Episode #5 of the course “Superfoods you should know about”
A fruit that can be eaten raw with little or no preparation, the avocado has been a staple of people’s diets around the world for centuries. Avocados are green and pear-shaped, earning them the nickname “alligator pears” in some parts of the world. The avocado is a warm-weather tree, but it can be sprouted and small ones grown indoors with the right conditions. This has made it a plant used in moderate climates for year-round production.
A staple item in the diet in the Mediterranean, Central America, and South America, the avocado can be simply peeled and eaten, or it can be used dozens of recipes, including the international favorite guacamole. Avocado is served raw in salads, with other fruits, and with meats. When cooked, it becomes the base for a sauce that can be paired with pasta.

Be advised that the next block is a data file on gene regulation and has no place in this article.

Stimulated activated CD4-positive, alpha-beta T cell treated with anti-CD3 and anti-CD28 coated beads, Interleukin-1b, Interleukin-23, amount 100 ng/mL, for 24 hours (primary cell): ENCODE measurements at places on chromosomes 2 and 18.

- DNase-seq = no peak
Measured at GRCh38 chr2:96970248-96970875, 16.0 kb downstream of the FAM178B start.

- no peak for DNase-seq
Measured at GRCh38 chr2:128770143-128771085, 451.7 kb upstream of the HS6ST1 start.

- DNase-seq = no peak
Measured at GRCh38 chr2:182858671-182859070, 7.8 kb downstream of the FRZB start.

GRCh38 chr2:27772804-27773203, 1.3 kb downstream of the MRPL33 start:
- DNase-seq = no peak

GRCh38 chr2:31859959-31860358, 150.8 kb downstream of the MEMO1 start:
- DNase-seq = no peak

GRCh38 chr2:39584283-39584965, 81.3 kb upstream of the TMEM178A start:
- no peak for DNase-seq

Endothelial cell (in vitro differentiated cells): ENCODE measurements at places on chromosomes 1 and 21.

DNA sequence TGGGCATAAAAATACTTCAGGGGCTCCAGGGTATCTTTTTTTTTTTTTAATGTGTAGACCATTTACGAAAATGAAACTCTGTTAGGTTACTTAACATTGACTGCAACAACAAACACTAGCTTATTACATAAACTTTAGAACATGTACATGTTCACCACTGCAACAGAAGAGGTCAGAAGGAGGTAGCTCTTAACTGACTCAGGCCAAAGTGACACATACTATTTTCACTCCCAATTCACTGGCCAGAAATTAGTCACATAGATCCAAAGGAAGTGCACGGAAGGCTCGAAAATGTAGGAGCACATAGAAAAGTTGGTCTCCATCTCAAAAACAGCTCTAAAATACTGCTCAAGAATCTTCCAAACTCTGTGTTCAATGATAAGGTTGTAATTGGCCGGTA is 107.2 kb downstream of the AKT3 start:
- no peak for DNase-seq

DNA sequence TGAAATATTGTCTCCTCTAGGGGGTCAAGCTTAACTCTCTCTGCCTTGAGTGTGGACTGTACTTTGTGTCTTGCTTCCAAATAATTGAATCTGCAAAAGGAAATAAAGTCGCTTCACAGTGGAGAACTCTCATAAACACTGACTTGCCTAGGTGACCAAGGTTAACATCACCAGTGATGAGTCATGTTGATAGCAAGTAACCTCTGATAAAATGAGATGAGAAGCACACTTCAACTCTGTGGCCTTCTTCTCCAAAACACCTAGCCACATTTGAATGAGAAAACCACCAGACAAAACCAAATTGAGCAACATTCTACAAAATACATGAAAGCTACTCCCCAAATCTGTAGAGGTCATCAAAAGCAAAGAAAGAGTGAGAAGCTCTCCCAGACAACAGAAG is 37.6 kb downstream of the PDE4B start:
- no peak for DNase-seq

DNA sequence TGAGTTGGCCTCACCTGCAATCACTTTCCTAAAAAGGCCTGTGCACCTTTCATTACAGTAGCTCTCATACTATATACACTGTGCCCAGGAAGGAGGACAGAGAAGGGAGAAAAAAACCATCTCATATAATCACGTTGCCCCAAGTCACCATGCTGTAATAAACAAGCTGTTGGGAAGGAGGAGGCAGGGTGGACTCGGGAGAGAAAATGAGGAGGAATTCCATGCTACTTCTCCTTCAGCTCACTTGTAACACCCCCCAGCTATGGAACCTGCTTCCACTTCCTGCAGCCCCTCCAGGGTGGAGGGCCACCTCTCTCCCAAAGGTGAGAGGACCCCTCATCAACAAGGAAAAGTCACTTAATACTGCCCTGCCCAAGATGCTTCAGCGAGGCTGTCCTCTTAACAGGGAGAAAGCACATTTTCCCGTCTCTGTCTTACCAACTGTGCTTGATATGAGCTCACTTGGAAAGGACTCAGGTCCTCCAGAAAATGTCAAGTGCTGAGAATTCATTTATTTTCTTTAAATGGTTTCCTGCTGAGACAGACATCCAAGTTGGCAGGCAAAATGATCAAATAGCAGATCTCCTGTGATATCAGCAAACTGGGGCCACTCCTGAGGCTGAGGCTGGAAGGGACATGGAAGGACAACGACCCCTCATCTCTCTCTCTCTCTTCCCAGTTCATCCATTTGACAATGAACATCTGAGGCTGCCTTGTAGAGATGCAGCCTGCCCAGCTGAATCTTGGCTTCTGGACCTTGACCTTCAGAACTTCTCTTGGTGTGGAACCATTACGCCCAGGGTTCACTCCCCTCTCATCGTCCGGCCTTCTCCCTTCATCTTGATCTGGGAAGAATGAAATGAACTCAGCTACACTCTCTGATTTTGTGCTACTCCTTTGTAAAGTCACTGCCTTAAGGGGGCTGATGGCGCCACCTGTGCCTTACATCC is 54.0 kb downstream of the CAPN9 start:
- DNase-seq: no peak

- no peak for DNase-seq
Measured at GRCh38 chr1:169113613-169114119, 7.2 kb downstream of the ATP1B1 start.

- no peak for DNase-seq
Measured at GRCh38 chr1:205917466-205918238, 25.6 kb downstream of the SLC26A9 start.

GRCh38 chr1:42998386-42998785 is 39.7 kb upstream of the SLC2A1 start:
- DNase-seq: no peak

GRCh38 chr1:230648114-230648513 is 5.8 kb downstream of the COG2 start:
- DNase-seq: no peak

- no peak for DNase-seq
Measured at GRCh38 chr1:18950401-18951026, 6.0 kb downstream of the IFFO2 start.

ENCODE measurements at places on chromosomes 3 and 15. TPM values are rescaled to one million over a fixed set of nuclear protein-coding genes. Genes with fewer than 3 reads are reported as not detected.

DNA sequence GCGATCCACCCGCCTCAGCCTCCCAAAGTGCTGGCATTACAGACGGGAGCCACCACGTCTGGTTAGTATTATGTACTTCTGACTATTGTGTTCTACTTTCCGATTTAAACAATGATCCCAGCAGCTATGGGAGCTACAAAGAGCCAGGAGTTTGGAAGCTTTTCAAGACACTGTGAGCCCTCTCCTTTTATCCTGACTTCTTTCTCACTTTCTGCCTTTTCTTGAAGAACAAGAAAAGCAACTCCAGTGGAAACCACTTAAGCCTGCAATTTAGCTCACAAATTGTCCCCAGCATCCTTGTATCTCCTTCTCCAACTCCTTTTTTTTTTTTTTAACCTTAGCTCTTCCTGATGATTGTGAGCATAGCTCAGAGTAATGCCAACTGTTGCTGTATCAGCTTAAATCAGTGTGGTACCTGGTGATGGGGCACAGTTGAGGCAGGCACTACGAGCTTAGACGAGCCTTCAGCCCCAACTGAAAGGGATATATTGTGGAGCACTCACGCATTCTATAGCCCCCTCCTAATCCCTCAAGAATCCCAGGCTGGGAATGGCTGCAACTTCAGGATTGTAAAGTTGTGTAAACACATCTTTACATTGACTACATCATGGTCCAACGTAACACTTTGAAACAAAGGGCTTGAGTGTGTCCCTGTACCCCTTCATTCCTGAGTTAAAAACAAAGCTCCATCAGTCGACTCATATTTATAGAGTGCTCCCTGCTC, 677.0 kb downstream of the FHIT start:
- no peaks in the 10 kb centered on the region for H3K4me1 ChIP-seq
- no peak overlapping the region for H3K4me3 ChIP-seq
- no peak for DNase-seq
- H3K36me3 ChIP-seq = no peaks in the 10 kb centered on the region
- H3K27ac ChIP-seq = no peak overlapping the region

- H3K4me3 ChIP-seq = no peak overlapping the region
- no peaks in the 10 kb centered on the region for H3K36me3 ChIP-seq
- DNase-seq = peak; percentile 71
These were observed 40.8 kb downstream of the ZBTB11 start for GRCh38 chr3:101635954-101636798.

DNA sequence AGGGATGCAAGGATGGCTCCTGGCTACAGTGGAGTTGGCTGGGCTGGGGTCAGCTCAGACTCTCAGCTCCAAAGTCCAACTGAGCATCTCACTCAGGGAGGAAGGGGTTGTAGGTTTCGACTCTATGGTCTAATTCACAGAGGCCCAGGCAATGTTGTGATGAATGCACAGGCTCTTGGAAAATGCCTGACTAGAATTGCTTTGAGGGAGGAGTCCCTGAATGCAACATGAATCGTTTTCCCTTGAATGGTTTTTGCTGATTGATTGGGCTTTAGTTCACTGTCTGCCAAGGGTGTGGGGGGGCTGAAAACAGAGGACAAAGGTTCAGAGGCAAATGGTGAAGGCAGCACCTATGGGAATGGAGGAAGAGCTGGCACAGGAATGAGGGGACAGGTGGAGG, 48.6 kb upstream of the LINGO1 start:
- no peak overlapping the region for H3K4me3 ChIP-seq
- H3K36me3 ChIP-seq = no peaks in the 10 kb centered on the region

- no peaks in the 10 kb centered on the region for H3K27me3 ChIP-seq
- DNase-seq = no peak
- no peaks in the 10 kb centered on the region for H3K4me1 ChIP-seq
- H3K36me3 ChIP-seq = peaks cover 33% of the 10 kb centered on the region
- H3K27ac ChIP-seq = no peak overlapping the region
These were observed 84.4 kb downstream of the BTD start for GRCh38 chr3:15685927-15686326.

Delicious and nutritious, avocados are a rich nutrient source high in healthy fats that promote heart and circulatory function and can help lower cholesterol. With high concentrations of vitamins B, C, E, and K, as well as potassium, avocados help promote healthy joints, skin, and eyes, and they also support digestive function and the immune system. They are a salt-free food that is high in protein and fiber.
This fruit’s highly nutritious qualities means that it’s often used as a supplement for meat as a protein source in vegetarian or vegan diets. Because they are soft and have a mild flavor and texture that is easily mashed, avocados are easy to use as a base for nutritious early baby foods too. Cancer research is showing that avocados may be used as part of a healthy diet in the prevention or treatment of cancer, but studies are still ongoing. A superfood that is easy to include in anyone’s diet, avocados are becoming easy to find at most local supermarkets.
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